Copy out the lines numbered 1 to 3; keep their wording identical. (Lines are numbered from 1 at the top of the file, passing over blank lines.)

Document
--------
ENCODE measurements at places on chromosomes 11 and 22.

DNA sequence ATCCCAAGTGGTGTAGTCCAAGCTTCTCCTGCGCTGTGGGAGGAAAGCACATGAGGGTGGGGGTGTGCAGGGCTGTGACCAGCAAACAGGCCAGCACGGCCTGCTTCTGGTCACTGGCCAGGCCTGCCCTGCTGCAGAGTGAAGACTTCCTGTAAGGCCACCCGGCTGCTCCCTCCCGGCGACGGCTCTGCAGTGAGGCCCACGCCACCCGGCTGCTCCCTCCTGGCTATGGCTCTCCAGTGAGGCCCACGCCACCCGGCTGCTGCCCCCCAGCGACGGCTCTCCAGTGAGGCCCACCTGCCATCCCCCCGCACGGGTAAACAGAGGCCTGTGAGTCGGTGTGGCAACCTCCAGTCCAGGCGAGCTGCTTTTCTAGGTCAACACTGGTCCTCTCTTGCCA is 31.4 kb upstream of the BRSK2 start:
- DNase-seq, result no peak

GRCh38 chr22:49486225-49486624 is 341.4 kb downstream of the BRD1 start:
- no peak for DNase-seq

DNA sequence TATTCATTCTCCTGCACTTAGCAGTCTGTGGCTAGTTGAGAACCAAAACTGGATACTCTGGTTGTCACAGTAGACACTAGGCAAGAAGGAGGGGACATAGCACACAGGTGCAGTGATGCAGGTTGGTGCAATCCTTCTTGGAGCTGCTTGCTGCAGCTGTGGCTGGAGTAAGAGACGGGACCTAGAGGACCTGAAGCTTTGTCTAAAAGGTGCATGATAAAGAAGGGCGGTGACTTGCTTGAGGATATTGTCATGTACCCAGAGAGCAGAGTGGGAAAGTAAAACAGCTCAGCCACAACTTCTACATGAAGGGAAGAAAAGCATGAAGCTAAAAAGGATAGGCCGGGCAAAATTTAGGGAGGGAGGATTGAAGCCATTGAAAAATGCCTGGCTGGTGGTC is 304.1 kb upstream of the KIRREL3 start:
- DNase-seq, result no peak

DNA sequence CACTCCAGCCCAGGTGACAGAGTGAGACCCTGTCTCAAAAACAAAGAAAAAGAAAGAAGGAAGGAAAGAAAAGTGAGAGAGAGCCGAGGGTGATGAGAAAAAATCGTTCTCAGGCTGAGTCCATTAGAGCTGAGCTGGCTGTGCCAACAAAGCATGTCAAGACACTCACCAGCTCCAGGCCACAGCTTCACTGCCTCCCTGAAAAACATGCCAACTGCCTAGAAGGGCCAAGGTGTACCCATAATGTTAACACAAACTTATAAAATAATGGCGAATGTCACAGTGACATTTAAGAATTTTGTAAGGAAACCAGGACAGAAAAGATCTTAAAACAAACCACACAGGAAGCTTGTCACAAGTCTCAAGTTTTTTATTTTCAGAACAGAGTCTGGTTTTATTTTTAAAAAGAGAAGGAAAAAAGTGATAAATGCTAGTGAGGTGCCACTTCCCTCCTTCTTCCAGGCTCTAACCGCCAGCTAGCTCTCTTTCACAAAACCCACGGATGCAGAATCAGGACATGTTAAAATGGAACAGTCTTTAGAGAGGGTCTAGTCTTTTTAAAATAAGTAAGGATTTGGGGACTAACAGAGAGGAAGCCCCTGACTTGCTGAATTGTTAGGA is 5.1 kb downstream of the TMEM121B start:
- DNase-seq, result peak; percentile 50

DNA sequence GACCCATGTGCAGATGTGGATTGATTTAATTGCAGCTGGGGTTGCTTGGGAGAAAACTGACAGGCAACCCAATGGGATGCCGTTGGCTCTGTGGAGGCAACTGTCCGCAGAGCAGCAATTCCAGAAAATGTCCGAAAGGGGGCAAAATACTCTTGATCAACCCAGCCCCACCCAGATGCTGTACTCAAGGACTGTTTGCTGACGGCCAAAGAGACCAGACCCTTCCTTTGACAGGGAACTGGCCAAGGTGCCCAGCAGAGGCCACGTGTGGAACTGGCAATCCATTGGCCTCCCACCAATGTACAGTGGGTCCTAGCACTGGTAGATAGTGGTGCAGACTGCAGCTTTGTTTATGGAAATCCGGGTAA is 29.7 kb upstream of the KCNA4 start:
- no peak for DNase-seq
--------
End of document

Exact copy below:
ENCODE measurements at places on chromosomes 11 and 22.

DNA sequence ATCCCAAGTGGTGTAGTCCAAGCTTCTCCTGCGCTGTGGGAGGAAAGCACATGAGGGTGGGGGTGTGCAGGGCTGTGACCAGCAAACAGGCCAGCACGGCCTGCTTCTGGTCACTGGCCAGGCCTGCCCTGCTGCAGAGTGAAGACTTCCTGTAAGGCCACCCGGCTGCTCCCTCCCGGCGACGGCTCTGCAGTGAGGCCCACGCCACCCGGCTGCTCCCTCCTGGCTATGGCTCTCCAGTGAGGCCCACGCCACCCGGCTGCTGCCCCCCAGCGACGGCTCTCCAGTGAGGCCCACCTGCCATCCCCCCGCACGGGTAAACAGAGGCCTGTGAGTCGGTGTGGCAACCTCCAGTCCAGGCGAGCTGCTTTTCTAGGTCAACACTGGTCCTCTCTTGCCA is 31.4 kb upstream of the BRSK2 start:
- DNase-seq, result no peak